In 2001, when she came from The Arizona Republic to the AJC as managing editor, her assessment, she says briskly, “was that this was a good paper but, based on the size and the quality of the staff, ought to be better.” That year she presided over her first reorganization of the nonunion paper, a beat realignment that forced many reporters to reapply for jobs. A week after the reorganization was implemented, the September 11 attacks prompted another course correction. “That really focused us on, ‘How do we explain the world to our audience?’” she says. Among the results was Atlanta and the World, a section tackling issues such as immigration and AIDS that contributed to Wallace’s being honored as 2005 Editor of the Year by Editor & Publisher.

But that sort of big-picture reporting is no longer a philosophical fit with the new emphasis on “distinctive local content.” “It was really hard to kill that section. I loved that section,” says Wallace. “Even harder was the fact that we had less than ten reader complaints.”

Underlying the company’s recent moves has been extensive research pinpointing who its readers are and what they value. Core print readers, research shows, particularly prize “watchdog coverage” and “in-depth analysis,” as well as “community news” and “coverage of serious issues.” Online readers are more apt to look for breaking news, useful information, multimedia, and interactivity. (In practice, the distinctions are less clear: “Our enterprise work often gets high marks online,” says Klibanoff.)

While daily newspaper readers are “baby boomers and older,” says Wallace, the Sunday edition “can pick up people in their thirties.” (Circulation, as of March 31, was 357,399 daily and 523,687 Sundays, according to figures submitted to the Audit Bureau of Circulations.) Younger Atlantans, unsurprisingly, are getting their news online. As of last year, according to Forbes.com, Atlanta led the country in broadband access and ranked third in wireless access. Partly as a result, ajc.com, even before the reorganization, was one of the country’s most heavily trafficked newspaper Web sites. That presented, Wallace says, “a huge opportunity” to offer local news and information that, unlike national and international coverage, wasn’t readily obtainable elsewhere.

“I love the Internet,” she says. “It does do breaking news better than we can do it in print. It does offer a way to have a two-way conversation that print doesn’t offer. There are a lot of things that make online a wonderful creative experience. And so, fall in love with that.” The problem, as Wallace sees it, was that the newsroom was “not structured in a way that’s going to get us where we want to go.” It was too segmented, too hierarchical—a lumbering mastodon in a world of gazelles. To compete, Wallace decided, she would need to change “half the jobs and every process in the newsroom.”


The first sign of change came more than three years ago when Mellott hired the Boston-based management consulting firm Bain & Company to help devise a company-wide strategic plan. Among the results was a decision to curtail print circulation to outlying areas, as well as discounts to home-delivery subscribers. In other words: no more chasing readers who cost more than they were worth to advertisers.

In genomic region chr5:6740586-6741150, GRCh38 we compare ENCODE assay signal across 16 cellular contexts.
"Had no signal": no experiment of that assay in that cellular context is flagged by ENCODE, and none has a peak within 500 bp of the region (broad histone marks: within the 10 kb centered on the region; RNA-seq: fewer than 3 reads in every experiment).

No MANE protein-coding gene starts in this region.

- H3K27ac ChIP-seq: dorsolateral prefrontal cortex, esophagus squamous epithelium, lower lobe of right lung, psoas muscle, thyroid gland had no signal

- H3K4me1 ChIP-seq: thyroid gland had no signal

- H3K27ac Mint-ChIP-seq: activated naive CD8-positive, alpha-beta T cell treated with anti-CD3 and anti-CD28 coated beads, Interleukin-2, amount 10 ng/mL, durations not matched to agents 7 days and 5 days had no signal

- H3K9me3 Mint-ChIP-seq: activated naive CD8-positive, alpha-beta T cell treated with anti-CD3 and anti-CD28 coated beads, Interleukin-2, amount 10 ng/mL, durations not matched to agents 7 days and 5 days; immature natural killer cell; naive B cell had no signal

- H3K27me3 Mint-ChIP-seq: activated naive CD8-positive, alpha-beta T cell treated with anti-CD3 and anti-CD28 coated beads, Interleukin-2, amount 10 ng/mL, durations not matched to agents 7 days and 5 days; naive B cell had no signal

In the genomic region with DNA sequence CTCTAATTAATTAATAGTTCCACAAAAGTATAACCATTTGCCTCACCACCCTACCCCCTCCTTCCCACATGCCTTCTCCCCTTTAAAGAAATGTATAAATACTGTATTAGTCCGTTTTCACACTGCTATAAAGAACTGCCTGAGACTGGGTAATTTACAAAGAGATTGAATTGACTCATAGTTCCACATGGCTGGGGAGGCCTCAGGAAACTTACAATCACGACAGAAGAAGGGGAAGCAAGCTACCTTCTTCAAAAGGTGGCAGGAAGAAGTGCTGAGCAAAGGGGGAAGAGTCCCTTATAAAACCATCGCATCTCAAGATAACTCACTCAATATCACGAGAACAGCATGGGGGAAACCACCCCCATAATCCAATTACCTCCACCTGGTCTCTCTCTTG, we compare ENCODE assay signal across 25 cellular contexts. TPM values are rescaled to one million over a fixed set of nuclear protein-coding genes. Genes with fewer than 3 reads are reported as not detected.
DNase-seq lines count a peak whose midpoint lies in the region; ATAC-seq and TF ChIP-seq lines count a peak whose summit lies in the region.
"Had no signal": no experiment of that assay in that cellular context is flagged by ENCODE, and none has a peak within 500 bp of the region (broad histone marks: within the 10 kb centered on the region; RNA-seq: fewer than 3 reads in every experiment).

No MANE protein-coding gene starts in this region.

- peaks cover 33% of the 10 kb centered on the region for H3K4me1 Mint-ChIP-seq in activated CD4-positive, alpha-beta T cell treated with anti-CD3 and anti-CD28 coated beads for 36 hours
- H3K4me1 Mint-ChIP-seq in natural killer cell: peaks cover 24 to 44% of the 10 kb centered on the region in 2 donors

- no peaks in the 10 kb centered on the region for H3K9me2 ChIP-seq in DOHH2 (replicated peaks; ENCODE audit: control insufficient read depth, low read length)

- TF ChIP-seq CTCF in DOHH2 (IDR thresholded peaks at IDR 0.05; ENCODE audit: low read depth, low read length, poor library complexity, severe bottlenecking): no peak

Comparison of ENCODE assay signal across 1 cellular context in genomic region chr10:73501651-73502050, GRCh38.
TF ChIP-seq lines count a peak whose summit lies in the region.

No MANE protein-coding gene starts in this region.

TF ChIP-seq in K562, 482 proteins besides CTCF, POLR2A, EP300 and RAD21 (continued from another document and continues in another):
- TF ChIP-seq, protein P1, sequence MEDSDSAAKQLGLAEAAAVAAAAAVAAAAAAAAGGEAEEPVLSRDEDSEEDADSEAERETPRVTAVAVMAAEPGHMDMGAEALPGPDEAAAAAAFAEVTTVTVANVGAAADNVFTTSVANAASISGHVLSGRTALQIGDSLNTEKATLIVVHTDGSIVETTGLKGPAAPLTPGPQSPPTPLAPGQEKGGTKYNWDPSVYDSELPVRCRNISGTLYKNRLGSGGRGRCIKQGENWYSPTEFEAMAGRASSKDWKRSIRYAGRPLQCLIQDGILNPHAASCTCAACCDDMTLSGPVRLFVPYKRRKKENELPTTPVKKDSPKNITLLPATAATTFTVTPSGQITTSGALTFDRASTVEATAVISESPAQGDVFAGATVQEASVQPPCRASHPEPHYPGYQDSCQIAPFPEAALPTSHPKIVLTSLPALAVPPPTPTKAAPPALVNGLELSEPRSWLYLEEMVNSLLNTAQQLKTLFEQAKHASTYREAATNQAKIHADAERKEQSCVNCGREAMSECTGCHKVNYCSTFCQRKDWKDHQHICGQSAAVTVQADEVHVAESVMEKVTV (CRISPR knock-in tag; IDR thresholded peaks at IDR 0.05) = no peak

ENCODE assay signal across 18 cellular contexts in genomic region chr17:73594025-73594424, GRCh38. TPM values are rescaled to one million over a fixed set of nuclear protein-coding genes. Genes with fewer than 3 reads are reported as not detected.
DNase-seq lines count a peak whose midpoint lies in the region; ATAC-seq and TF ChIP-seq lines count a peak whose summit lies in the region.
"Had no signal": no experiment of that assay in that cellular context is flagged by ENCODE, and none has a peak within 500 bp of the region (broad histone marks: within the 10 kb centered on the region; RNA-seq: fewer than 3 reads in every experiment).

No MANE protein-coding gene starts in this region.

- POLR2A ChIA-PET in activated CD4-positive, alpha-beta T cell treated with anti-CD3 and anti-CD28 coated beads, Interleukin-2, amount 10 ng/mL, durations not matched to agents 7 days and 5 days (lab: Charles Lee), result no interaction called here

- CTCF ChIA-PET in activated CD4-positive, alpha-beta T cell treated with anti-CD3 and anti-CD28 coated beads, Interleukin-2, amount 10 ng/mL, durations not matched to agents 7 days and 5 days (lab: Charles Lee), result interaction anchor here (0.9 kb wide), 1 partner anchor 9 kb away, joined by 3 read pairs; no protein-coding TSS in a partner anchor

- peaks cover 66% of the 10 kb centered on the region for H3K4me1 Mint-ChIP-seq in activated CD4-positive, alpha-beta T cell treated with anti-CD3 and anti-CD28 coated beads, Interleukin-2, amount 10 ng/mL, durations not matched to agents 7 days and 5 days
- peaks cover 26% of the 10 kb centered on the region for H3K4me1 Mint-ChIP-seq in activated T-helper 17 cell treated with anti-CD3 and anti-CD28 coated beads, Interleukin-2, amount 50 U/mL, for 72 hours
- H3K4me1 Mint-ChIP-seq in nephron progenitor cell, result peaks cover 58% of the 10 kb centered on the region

Another step was a three-week-long retreat in August 2006, during which AJC staff members brainstormed about values. From the retreat, and subsequent more high-level meetings, emerged a new mission statement and foundation principles. “We are a sophisticated, nimble, and innovative news-and-information organization that delivers local content and connects communities in Metro Atlanta,” the mission statement says. Connecting communities—that was something new.

During the winter, members of the leadership team—Lupo, Klibanoff, and Shawn McIntosh, who would become director of Culture and Change (“very Mao,” she jokes)—visited The Wall Street Journal, The Associated Press, and The New York Times looking for models. On February 15, Wallace unveiled the overall “newsroom realignment,” as well as the decision to offer buyouts to about eighty newsroom employees fifty-five and older with at least ten years of service. Among those who left were investigative ace and two-time Pulitzer finalist Jane Hansen, movie critic Eleanor Ringel Gillespie, and political reporter Tom Baxter.

Wallace’s memorandum contained this rallying cry: “We will become a new newsroom—one that is bold and assertive. We will not allow ourselves to be steamrolled by events beyond our control. We will seize control of our fate.” Ironically, many reporters and editors began to feel they had lost control of theirs. In early April, by way of a form letter, accompanied by baffling new organizational charts, the newsroom learned that it had been “reorganized”—and about half the staff would have to apply, and interview, for new jobs at the paper.

Julia M. Klein is a cultural reporter and critic in Philadelphia and a CJR contributing editor.